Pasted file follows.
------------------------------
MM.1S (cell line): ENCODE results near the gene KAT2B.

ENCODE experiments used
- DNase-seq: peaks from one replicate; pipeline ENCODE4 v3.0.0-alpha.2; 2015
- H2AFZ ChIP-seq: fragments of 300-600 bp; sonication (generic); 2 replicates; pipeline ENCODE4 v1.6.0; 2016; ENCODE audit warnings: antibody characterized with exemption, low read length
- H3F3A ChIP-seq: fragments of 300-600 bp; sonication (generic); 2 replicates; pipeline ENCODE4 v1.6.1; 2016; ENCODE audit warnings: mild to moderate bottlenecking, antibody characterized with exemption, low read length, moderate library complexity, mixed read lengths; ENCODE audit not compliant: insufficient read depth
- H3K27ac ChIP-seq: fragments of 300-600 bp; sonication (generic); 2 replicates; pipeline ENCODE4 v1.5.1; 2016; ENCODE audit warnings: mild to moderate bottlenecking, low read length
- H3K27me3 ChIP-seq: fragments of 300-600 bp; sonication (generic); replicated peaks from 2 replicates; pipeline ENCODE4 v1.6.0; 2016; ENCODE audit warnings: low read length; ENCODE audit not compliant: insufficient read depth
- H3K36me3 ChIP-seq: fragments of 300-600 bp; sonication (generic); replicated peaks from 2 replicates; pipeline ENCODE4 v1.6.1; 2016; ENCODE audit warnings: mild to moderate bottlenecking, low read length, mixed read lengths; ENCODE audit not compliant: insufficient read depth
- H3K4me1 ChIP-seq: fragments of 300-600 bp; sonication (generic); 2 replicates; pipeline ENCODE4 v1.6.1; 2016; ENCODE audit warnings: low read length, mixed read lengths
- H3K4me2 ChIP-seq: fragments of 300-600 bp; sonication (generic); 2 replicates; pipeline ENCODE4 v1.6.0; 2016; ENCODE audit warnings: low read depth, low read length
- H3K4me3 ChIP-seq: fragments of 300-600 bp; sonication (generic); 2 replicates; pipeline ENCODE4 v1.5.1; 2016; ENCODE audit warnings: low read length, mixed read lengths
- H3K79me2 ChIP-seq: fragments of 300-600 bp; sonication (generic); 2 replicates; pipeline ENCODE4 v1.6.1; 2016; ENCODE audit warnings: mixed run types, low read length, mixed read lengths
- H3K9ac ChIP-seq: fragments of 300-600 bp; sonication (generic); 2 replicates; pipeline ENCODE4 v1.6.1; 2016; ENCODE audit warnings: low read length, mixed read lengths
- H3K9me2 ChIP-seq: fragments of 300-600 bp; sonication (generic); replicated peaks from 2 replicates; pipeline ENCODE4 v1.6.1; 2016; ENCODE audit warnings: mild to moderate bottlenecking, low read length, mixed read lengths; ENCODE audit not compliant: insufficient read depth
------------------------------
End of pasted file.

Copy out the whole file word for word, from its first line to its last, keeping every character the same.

MM.1S (cell line): ENCODE results near the gene KAT2B.

ENCODE experiments used
- DNase-seq: peaks from one replicate; pipeline ENCODE4 v3.0.0-alpha.2; 2015
- H2AFZ ChIP-seq: fragments of 300-600 bp; sonication (generic); 2 replicates; pipeline ENCODE4 v1.6.0; 2016; ENCODE audit warnings: antibody characterized with exemption, low read length
- H3F3A ChIP-seq: fragments of 300-600 bp; sonication (generic); 2 replicates; pipeline ENCODE4 v1.6.1; 2016; ENCODE audit warnings: mild to moderate bottlenecking, antibody characterized with exemption, low read length, moderate library complexity, mixed read lengths; ENCODE audit not compliant: insufficient read depth
- H3K27ac ChIP-seq: fragments of 300-600 bp; sonication (generic); 2 replicates; pipeline ENCODE4 v1.5.1; 2016; ENCODE audit warnings: mild to moderate bottlenecking, low read length
- H3K27me3 ChIP-seq: fragments of 300-600 bp; sonication (generic); replicated peaks from 2 replicates; pipeline ENCODE4 v1.6.0; 2016; ENCODE audit warnings: low read length; ENCODE audit not compliant: insufficient read depth
- H3K36me3 ChIP-seq: fragments of 300-600 bp; sonication (generic); replicated peaks from 2 replicates; pipeline ENCODE4 v1.6.1; 2016; ENCODE audit warnings: mild to moderate bottlenecking, low read length, mixed read lengths; ENCODE audit not compliant: insufficient read depth
- H3K4me1 ChIP-seq: fragments of 300-600 bp; sonication (generic); 2 replicates; pipeline ENCODE4 v1.6.1; 2016; ENCODE audit warnings: low read length, mixed read lengths
- H3K4me2 ChIP-seq: fragments of 300-600 bp; sonication (generic); 2 replicates; pipeline ENCODE4 v1.6.0; 2016; ENCODE audit warnings: low read depth, low read length
- H3K4me3 ChIP-seq: fragments of 300-600 bp; sonication (generic); 2 replicates; pipeline ENCODE4 v1.5.1; 2016; ENCODE audit warnings: low read length, mixed read lengths
- H3K79me2 ChIP-seq: fragments of 300-600 bp; sonication (generic); 2 replicates; pipeline ENCODE4 v1.6.1; 2016; ENCODE audit warnings: mixed run types, low read length, mixed read lengths
- H3K9ac ChIP-seq: fragments of 300-600 bp; sonication (generic); 2 replicates; pipeline ENCODE4 v1.6.1; 2016; ENCODE audit warnings: low read length, mixed read lengths
- H3K9me2 ChIP-seq: fragments of 300-600 bp; sonication (generic); replicated peaks from 2 replicates; pipeline ENCODE4 v1.6.1; 2016; ENCODE audit warnings: mild to moderate bottlenecking, low read length, mixed read lengths; ENCODE audit not compliant: insufficient read depth